“This is an excellent edited collection. It provides a range of methodological approaches and is right up to date: it introduces a number of new academics onto the scene while also providing some old favorites. The volume significantly adds to our understanding of East Germany and its population. It provides a reassessment of antifascism and memory... Port’s introduction and Fulbrook’s chapter on memory are masterful.” · Mark Fenemore, Manchester Metropolitan University
“By focusing less on politics in the narrower sense of the word, and more on changing discourses on the one hand and the agency of ordinary East Germans on the other, the volume provides us with exciting and innovative new sources and results as well as important questions for future research.” · Dorothee Wierling, Forschungsstelle für Zeitgeschichte, Hamburg
For roughly the first decade after the demise of the GDR, professional and popular interpretations of East German history concentrated primarily on forms of power and repression, as well as on dissent and resistance to communist rule. Socio-cultural approaches have increasingly shown that a single-minded emphasis on repression and coercion fails to address a number of important historical issues, including those related to the subjective experiences of those who lived under communist regimes. With that in mind, the essays in this volume explore significant physical and psychological aspects of life in the GDR, such as health and diet, leisure and dining, memories of the Nazi past, as well as identity, sports, and experiences of everyday humiliation. Situating the GDR within a broader historical context, they open up new ways of interpreting life behind the Iron Curtain – while providing a devastating critique of misleading mainstream scholarship, which continues to portray the GDR in the restrictive terms of totalitarian theory.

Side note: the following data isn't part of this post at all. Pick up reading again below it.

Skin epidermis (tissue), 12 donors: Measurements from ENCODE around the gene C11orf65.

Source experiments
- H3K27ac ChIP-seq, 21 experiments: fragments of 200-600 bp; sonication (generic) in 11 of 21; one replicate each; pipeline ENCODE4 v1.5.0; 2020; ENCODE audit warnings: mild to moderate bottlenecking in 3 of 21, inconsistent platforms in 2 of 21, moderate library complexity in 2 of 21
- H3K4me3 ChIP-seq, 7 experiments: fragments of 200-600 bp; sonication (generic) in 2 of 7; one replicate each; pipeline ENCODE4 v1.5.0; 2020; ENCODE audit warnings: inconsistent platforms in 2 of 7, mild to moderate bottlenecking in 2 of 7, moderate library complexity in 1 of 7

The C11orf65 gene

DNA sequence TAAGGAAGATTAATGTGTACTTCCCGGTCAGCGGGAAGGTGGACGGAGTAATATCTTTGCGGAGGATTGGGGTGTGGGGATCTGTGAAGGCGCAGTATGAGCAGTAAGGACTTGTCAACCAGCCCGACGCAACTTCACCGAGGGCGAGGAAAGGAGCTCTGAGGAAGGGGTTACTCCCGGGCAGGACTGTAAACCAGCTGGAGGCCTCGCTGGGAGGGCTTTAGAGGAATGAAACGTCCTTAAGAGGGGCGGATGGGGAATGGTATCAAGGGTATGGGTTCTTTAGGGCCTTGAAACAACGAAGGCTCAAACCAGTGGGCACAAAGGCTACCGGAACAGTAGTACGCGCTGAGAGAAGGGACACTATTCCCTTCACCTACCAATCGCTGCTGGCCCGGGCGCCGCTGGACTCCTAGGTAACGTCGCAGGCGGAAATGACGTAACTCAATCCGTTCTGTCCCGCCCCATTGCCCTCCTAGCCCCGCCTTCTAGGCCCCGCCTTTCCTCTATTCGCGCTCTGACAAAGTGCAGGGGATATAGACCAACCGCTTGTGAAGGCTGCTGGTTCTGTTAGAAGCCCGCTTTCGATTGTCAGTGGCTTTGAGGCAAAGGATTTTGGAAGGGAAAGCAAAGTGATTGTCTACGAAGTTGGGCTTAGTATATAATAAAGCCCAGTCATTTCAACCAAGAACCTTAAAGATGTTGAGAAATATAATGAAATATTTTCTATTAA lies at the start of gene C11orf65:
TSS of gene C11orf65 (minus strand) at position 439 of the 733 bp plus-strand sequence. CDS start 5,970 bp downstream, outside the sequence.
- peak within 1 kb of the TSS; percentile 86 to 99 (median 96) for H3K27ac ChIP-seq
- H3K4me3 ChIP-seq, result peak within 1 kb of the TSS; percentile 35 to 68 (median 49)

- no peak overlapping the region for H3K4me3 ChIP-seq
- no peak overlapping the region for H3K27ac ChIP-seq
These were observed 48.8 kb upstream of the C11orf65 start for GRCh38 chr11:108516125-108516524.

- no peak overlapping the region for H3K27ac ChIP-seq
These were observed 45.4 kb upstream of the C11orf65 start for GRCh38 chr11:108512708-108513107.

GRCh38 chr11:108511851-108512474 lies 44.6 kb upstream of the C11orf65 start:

Mary Fulbrook, FBA, is Professor of German History at University College London. Her most recent books are A Small Town near Auschwitz: Ordinary Nazis and the Holocaust (2012) and Dissonant Lives: Generations and Violence through the German Dictatorships (2011). She is currently directing an AHRC-funded collaborative project on Reverberations of War in Germany and Europe: Communities of Experience and Identification since 1945. A former Chair of the German History Society, and Chair of the Modern History Section of the British Academy, she has written widely on the GDR.
Andrew I. Port is an Associate Professor of history at Wayne State University in Detroit, and Editor-in-Chief of Central European History. He is the recipient of a Marie Curie FCFP Senior Fellowship at the Freiburg Institute for Advanced Studies (FRIAS) and the DAAD Prize for Distinguished Scholarship in German and European Studies. His first book, Conflict and Stability in the German Democratic Republic (2007), appeared in German translation as Die Rätselhafte Stabilität der DDR (2010), and his current project looks at German reactions to genocide in other parts of the world since 1945.
Also edited by Mary Fulbrook:
Power and Society in the GDR, 1961-1979
The 'Normalisation of Rule'?